Big Picture Strategies
Behind every CPM are intentional methods and strategies gleaned from scripture. These strategies fall into 5 primary categories: Entry, Gospel, Discipleship, Church Formation, and Leadership Development. How these strategies interact and work together to further Church Planting is The Big Picture.
Between May 11 and 14 some 1500 mission leaders and representatives from nearly every continent (Antarctica excepted) gathered in Tokyo, Japan to commemorate the centennial of the 1910 Edinburgh World Missionary Conference. The meeting was striking for several reasons:
INTENTIONALITY, GOD’S GLORY, AND THE CHURCH
While there has been some positive correction in the church, we still need to be more intentional about God’s glory. Our churches must be actively and intentionally making God’s presence manifest throughout the world. When God’s glory is our litmus test, we will see the following healthy church characteristics:
GLORIFYING GOD THROUGH CHURCH PLANTING
If you have not read Part I yet, it is recommended you do so prior to reading this article.Click here to go to Part I of this series.
Now that we have a little better understanding of the glory of God, let’s begin to tie it back to the church planting task. As we’ve discussed previously, many things bring glory to God, including the creation itself. Nothing, however, brings glory to God as much as expanding His Kingdom and growing His church throughout the entire earth, assuming, of course, it’s done His way.
Often, when Jesus spoke about the Kingdom of God and gave instructions as to its growth, He spoke using imagery and stories common to all humanity, and in most cases, the Kingdom was tied to elements of agriculture. One such example can be found in Mark 4:30-32, where Jesus paints a picture of the Kingdom of God as a mustard seed, though smaller than all the seeds that are upon the soil, when sown, it grows up and becomes larger than all the garden plants and forms large branches; so that the birds of the air can nest under its shade. Throughout Scripture we find the principle of God turning something that starts small into something large resulting in glory to God.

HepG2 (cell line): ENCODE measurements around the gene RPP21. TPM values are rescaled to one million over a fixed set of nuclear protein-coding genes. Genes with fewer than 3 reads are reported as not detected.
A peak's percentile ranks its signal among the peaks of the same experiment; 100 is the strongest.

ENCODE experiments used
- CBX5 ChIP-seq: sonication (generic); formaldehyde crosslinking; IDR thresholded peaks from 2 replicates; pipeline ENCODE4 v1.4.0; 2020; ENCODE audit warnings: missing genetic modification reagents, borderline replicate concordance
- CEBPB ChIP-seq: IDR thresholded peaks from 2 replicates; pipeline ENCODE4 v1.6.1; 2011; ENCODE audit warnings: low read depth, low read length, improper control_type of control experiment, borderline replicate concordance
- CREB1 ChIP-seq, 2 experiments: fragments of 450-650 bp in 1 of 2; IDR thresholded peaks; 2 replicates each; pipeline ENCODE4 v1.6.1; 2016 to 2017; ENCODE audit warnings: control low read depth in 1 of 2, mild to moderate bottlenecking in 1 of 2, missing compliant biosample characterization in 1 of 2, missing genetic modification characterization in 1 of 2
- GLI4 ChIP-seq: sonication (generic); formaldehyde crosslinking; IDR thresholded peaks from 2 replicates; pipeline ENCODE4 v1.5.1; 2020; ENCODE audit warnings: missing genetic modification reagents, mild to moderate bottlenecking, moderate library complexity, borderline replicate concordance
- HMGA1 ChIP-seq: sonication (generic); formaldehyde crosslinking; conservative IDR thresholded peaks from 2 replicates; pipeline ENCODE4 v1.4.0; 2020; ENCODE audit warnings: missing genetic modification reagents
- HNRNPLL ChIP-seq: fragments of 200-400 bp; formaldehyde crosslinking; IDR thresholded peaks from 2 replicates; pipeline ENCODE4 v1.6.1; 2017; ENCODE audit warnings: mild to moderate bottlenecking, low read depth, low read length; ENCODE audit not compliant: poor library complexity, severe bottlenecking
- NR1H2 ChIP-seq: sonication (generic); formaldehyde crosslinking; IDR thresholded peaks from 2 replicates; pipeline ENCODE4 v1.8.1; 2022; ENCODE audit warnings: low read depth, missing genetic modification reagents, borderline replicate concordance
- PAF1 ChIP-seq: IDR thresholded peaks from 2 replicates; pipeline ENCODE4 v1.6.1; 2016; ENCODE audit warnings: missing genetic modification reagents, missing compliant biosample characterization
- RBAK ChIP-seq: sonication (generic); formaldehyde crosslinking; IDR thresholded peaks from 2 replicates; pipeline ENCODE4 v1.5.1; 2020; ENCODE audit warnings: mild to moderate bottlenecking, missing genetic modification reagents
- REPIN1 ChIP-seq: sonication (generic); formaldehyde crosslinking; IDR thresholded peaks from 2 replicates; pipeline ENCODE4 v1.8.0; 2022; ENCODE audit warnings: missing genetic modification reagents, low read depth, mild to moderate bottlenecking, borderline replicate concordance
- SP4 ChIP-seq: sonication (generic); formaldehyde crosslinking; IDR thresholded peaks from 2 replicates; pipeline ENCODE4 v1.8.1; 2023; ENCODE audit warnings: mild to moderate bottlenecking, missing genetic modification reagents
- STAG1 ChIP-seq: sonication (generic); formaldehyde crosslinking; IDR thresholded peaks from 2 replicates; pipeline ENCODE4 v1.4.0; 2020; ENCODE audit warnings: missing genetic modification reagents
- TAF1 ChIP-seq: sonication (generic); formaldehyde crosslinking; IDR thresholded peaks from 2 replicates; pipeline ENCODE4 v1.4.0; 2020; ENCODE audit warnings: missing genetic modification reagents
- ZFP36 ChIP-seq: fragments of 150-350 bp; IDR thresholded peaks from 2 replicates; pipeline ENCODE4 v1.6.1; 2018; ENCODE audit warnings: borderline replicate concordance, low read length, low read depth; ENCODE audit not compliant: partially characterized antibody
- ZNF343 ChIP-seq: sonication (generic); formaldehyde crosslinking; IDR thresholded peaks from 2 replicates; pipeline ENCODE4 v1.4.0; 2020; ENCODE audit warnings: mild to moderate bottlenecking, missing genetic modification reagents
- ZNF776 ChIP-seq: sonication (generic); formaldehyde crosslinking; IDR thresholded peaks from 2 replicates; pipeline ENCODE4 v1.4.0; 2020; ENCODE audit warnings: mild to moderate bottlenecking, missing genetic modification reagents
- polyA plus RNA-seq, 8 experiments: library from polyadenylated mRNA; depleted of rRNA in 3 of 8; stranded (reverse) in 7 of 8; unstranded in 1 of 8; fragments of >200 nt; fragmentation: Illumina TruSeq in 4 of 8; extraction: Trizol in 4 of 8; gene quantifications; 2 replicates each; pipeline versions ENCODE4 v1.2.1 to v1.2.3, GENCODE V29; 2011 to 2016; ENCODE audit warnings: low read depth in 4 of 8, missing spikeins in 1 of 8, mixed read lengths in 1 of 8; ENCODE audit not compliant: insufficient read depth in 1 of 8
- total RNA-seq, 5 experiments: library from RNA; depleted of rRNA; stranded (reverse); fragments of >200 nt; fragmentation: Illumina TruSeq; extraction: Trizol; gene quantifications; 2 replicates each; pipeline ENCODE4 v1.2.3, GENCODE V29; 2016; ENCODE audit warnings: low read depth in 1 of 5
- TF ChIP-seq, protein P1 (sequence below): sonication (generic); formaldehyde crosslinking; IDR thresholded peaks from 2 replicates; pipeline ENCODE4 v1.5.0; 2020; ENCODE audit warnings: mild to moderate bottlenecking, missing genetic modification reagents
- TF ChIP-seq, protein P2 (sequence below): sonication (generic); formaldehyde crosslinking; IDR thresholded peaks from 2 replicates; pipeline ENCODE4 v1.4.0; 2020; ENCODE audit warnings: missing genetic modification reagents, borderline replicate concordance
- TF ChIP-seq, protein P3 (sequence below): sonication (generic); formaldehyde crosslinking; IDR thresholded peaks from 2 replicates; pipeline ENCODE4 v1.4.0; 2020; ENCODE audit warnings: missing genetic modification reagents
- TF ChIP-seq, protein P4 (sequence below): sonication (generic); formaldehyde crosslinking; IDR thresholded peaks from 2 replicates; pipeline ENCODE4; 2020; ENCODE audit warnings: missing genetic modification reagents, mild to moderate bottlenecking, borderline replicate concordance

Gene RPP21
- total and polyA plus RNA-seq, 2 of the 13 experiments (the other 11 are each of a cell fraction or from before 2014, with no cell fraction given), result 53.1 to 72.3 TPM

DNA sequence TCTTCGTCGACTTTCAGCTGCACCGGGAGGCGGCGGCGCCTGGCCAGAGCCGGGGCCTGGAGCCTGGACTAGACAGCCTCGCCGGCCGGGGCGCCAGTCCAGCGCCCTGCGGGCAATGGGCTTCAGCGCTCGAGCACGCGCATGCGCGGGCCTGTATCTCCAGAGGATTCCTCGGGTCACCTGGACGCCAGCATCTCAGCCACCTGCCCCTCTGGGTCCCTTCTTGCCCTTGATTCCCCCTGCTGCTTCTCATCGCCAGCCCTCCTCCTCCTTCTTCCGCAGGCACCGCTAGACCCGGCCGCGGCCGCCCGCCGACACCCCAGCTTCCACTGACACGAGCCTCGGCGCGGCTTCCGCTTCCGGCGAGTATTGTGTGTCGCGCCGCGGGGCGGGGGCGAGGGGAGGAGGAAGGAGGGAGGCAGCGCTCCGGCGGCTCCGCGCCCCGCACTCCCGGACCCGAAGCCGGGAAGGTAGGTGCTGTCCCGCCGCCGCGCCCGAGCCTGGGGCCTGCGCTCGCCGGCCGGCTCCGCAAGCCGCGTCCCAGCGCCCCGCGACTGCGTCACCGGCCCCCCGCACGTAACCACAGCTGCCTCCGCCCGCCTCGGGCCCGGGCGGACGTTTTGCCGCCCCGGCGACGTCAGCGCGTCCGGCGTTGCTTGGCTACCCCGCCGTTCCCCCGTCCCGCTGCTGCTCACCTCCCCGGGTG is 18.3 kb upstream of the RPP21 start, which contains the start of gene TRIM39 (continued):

This article has an accompanying PowerPoint that you can access here.
Few words are more overused, misused and abused than “strategy.” Who would dare submit a budget or funding proposal without the word ‘strategic’ liberally sprinkled throughout?
But what does strategy really mean? How can we know if we are truly strategic?
Lakota wisdom says, 'When you find yourself riding a dead horse...dismount.'
Etymology can shed some light. Strategy derives from the Greek word stratagein, which is comprised of two words: stratos and agein. Stratos means ‘a line.’ From it, we get our modern word stratification and stratosphere. Agein is a verb meaning ‘to lead.’ From agein we get our modern words synagogue (lead together) and demogogue (lead the people). Combining stratos and agein produces the compound idea of ‘leading into a line,’ think here of a battle formation; or simply the word ‘alignment.’
Stratagein and today’s ‘strategy’ conveys the idea of aligning or leading our resources in such a way as to accomplish a goal or execute a victory. Strategein was used in military contexts to refer to the battle plan that the generals would use to align their men, horses, weapons, time, and allies to win the victory. Resources of any kind that are not aligned to win the victory are non-strategic.
No one knows for certain who first coined this expression, but it is often associated with Albert Einstein: If you keep doing what you’ve been doing, you’ll keep getting what you’ve been getting. Applying it to your own situation: If what you’ve been doing isn’t accomplishing your desired vision, then maybe it’s time for a change.